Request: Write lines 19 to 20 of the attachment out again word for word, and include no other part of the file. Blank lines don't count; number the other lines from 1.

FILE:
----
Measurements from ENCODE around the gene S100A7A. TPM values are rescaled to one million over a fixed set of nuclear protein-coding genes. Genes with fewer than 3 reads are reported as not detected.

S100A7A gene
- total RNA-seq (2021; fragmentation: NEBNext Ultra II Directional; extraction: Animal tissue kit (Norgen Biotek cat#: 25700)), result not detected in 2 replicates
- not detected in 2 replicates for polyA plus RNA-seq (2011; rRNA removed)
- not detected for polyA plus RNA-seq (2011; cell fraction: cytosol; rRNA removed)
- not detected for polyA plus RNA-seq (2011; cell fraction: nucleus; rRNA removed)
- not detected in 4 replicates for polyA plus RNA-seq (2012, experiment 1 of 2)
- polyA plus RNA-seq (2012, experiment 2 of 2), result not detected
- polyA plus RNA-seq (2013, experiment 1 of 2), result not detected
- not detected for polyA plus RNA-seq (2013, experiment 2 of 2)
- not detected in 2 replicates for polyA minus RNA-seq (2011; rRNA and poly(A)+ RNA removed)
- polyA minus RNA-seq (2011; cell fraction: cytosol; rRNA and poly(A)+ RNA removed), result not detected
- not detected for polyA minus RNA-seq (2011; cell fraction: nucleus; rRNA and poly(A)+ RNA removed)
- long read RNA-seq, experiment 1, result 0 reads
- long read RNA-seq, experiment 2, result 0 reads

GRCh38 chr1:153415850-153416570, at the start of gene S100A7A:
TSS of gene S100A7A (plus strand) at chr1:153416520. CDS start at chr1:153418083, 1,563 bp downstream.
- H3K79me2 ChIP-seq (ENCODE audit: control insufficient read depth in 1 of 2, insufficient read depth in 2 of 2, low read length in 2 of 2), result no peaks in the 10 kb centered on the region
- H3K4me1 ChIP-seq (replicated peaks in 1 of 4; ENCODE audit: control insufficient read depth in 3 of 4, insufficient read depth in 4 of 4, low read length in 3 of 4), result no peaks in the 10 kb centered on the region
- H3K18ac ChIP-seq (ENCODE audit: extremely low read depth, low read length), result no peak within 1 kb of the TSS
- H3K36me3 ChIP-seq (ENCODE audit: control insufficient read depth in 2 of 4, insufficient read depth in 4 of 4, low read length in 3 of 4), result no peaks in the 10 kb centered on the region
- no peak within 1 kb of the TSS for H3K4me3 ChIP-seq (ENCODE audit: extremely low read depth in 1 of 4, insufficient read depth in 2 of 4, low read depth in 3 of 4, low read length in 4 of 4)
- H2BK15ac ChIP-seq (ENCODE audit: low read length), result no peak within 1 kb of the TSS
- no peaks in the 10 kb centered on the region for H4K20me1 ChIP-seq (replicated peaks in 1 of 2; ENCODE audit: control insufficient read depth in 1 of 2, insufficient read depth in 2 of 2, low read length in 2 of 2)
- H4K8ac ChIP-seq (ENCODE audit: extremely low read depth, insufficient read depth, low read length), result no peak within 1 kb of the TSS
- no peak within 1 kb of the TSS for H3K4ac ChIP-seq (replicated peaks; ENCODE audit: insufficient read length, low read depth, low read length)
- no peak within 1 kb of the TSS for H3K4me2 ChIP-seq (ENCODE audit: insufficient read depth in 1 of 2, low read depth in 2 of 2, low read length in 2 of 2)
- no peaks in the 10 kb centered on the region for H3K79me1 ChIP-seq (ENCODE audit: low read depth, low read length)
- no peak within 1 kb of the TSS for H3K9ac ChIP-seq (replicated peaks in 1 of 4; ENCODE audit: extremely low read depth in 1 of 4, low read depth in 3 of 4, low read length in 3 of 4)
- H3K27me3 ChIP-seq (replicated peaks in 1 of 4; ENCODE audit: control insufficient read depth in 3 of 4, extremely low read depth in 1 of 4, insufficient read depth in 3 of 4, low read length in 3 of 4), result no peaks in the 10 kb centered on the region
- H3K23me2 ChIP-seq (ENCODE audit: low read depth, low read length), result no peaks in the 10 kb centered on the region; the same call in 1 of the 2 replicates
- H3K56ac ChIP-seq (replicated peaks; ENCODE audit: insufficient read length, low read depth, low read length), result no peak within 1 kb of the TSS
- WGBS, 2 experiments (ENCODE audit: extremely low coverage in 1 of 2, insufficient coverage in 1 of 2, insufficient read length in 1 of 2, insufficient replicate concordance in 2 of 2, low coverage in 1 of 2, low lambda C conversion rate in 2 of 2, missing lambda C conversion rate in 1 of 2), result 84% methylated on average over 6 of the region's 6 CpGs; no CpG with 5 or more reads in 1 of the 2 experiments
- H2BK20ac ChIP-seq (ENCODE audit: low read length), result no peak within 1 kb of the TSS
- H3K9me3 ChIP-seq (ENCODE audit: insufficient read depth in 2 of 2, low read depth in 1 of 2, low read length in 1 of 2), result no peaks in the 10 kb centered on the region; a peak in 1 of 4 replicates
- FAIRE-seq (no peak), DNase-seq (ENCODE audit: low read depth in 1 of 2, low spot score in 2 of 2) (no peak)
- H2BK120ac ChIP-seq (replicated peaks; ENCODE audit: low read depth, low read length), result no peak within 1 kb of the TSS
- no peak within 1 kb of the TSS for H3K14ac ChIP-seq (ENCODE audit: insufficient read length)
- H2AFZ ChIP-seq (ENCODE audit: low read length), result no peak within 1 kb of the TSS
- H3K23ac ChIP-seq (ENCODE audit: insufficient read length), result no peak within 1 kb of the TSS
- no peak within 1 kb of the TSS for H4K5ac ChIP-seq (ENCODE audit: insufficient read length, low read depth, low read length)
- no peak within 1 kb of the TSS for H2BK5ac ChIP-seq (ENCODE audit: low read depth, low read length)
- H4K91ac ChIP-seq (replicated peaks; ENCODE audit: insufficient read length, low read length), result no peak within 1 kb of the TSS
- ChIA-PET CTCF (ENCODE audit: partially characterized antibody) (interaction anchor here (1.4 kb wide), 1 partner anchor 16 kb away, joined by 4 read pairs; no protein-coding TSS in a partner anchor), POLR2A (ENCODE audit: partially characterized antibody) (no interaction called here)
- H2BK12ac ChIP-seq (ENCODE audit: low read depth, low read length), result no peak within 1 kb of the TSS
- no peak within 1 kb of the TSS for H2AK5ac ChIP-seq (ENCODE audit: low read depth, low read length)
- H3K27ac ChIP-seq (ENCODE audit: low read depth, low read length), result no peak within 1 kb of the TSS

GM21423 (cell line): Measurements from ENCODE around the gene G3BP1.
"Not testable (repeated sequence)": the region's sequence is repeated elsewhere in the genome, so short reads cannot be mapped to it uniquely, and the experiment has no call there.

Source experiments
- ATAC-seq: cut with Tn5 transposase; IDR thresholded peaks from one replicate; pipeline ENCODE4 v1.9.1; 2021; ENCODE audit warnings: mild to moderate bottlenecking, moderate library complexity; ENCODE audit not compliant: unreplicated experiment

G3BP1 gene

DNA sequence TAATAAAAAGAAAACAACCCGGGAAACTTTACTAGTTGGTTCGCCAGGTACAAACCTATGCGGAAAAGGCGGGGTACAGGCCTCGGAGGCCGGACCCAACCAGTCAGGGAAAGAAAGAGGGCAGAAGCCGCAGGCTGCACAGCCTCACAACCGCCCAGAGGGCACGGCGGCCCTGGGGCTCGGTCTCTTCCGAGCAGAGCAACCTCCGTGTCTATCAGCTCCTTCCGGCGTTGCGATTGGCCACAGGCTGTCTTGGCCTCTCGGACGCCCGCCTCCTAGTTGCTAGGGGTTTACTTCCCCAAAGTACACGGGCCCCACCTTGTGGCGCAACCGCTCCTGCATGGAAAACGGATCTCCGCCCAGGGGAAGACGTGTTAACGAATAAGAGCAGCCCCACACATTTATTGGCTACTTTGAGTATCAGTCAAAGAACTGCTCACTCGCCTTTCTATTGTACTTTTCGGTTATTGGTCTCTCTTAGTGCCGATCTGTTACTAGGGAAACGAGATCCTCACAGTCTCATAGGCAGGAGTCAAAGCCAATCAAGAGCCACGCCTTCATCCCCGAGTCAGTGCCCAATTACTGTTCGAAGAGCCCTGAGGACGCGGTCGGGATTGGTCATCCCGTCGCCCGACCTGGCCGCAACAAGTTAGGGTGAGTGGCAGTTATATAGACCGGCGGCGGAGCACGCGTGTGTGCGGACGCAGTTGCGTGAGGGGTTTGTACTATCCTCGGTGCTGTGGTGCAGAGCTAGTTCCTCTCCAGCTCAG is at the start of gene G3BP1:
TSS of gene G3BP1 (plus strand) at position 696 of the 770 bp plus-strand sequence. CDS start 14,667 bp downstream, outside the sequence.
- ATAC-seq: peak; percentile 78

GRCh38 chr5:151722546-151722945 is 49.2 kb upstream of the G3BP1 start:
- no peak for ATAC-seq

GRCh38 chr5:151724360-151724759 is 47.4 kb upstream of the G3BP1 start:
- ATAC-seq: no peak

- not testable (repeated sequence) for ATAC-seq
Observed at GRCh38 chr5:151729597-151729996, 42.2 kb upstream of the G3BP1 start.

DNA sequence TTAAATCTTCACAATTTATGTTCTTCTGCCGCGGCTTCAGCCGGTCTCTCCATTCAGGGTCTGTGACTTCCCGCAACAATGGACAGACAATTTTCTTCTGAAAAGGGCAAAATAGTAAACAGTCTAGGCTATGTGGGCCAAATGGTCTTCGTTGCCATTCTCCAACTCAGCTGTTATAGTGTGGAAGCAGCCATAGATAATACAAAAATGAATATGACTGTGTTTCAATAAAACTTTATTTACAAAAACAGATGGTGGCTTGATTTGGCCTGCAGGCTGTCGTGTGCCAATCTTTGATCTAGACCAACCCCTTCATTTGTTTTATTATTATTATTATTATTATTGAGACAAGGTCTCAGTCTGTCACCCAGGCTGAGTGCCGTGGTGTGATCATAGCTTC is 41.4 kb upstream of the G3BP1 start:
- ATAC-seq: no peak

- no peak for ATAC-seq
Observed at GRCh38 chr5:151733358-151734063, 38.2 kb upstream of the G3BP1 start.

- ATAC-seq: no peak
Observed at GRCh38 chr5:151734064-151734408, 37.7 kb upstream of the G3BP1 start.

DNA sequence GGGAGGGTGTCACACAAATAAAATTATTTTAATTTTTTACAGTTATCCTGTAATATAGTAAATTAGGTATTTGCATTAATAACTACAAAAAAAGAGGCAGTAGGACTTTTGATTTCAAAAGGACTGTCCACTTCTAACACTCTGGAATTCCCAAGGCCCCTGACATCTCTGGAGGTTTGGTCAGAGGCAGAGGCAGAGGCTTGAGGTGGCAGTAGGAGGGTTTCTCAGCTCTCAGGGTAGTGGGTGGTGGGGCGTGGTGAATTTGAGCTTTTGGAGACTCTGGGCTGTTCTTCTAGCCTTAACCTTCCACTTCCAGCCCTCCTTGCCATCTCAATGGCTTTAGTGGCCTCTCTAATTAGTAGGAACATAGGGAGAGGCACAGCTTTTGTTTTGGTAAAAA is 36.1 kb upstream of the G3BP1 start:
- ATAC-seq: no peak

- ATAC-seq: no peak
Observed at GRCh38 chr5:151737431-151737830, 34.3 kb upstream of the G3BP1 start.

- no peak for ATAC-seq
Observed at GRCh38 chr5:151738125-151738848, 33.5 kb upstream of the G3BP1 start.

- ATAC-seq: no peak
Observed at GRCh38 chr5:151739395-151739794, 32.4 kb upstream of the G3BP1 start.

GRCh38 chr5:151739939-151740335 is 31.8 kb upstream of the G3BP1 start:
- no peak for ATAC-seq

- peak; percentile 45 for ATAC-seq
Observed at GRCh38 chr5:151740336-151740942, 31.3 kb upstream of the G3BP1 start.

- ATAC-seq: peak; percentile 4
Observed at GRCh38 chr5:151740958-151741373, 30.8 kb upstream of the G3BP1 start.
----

- H3K4me1 ChIP-seq (replicated peaks in 1 of 4; ENCODE audit: control insufficient read depth in 3 of 4, insufficient read depth in 4 of 4, low read length in 3 of 4), result no peaks in the 10 kb centered on the region
- H3K18ac ChIP-seq (ENCODE audit: extremely low read depth, low read length), result no peak within 1 kb of the TSS